“At this point we had two choices,” Klein says. “One was to remain there, and the ghetto was in flames already. The houses were burning in the ghetto. Life is a very precious thing and we said, well, either we go or we burn right here. We went out.”

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Klein and the dozens of people she’d been in hiding with were taken to Majdanek. For the act of not letting go of her young son’s hand, Klein’s mother was killed. Her brother, too. Her father (who would die soon after) was separated from Klein and her sister, who a few weeks later were transported to Auschwitz-Birkenau.

Klein believes that, due to the fact that it was the end of April when she was found, she must have been on one of the last transports out of the ghetto. Soon after, the uprising ended. Nazi forces deported about 42,000 Jews — almost everyone who remained, after thousands more had been killed during the uprising, compared to a dozen Germans killed during the initial fighting — to concentration camps or labor camps, according to the U.S. Holocaust Memorial Museum.

When the war in Europe ended almost exactly two years later, Klein and her sister had been on a months-long death march after having been shipped from camp to camp as the Allies closed in. All along, she says, she kept her spark of hope alive by promising herself that she would not be silent if she survived.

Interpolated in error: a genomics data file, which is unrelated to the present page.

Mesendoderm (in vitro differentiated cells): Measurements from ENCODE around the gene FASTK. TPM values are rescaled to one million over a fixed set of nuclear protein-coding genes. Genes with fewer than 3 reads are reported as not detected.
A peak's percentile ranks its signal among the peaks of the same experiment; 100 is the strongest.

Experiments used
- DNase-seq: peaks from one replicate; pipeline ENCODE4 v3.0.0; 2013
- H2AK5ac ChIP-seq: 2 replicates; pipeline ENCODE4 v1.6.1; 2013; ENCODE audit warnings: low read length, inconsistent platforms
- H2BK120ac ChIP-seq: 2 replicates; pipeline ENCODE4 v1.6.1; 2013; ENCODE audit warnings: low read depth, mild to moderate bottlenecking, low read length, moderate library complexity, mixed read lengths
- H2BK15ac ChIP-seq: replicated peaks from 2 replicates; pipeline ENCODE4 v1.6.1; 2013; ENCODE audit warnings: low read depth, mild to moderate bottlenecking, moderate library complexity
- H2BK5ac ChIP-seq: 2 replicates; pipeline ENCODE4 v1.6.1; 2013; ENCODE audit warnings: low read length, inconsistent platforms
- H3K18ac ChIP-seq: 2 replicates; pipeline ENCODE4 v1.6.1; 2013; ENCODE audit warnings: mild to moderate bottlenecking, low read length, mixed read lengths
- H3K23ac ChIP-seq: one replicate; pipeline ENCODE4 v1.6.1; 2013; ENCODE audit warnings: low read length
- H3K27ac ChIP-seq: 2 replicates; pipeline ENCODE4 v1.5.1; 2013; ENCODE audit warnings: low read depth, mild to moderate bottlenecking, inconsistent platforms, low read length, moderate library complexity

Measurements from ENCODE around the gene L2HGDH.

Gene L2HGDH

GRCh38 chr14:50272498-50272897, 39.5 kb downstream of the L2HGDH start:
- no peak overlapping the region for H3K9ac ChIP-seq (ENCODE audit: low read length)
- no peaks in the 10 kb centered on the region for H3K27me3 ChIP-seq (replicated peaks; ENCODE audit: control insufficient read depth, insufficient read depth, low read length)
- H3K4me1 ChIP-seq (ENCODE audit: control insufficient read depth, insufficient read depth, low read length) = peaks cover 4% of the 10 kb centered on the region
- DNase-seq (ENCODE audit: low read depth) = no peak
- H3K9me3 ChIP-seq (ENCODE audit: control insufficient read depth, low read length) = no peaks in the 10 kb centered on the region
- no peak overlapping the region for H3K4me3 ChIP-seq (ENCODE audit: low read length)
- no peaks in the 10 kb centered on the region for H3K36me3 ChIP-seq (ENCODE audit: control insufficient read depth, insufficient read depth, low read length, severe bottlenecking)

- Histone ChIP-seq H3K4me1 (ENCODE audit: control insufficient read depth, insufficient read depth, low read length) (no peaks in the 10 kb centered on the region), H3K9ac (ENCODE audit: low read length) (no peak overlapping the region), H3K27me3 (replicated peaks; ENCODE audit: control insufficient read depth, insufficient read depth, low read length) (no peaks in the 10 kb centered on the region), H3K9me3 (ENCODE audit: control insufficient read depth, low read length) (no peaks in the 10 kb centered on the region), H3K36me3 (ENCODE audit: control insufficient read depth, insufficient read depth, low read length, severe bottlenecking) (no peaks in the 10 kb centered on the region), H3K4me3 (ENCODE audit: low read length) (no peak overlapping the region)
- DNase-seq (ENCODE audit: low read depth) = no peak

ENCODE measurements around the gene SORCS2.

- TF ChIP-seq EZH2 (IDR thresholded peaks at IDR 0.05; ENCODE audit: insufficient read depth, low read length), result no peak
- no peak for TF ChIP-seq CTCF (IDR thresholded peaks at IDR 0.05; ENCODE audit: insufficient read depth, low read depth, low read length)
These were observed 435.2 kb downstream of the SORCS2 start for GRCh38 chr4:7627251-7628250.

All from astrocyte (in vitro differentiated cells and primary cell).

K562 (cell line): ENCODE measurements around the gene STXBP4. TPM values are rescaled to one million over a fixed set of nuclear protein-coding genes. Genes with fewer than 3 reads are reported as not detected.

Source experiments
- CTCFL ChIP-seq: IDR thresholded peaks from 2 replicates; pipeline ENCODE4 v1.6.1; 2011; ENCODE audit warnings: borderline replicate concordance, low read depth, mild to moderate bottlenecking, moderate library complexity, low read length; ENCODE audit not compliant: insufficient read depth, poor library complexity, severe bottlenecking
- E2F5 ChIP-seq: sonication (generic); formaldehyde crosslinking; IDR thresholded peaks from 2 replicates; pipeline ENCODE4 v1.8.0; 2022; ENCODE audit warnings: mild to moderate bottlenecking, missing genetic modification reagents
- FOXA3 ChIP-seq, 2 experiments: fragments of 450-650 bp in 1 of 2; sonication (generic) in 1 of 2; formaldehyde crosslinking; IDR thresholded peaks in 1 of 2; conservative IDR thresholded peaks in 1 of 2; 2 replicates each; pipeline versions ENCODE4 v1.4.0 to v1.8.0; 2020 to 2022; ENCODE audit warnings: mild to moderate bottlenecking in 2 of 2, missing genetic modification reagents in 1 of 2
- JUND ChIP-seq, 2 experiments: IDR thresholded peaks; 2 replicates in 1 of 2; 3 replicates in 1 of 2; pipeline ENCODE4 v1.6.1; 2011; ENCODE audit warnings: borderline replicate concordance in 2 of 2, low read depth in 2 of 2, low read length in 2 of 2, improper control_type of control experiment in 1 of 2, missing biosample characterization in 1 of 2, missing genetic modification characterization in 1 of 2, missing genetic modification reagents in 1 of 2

Klein met her husband just after the camps were freed and she says he started telling people what he had been through “since the day he was liberated.” But she found that talking about what she had seen was like reliving it, and she kept it mostly inside. All the while, she made a new life in the United States, first in Buffalo, N.Y., and then in New York City after her husband’s death; she and her sister still live near one another. About five years ago, Klein decided that her story was too important not to share. Silence, she says, means it could happen again.

One of the ways she does so is through a program called Witness Theater, which pairs Holocaust survivors with high-school students for a yearlong program during which the students, meeting regularly with the survivors and therapists and drama teachers, write a play to tell the survivors’ stories. “What the kids talk about is that they take on the obligation,” says Greg Schneider, executive vice president of the Claims Conference, which supports the initiative. “It’s passing on this obligation to a new generation who then become the witnesses.”

Other people cannot truly comprehend what she went through, Klein says, but at least they listen. Not that telling the story has gotten any easier over the years.

“I sit here calm and collected,” Klein says. “Do you think I’m going to sleep tonight? No. But that’s a small price to pay for what we owe our loved ones.”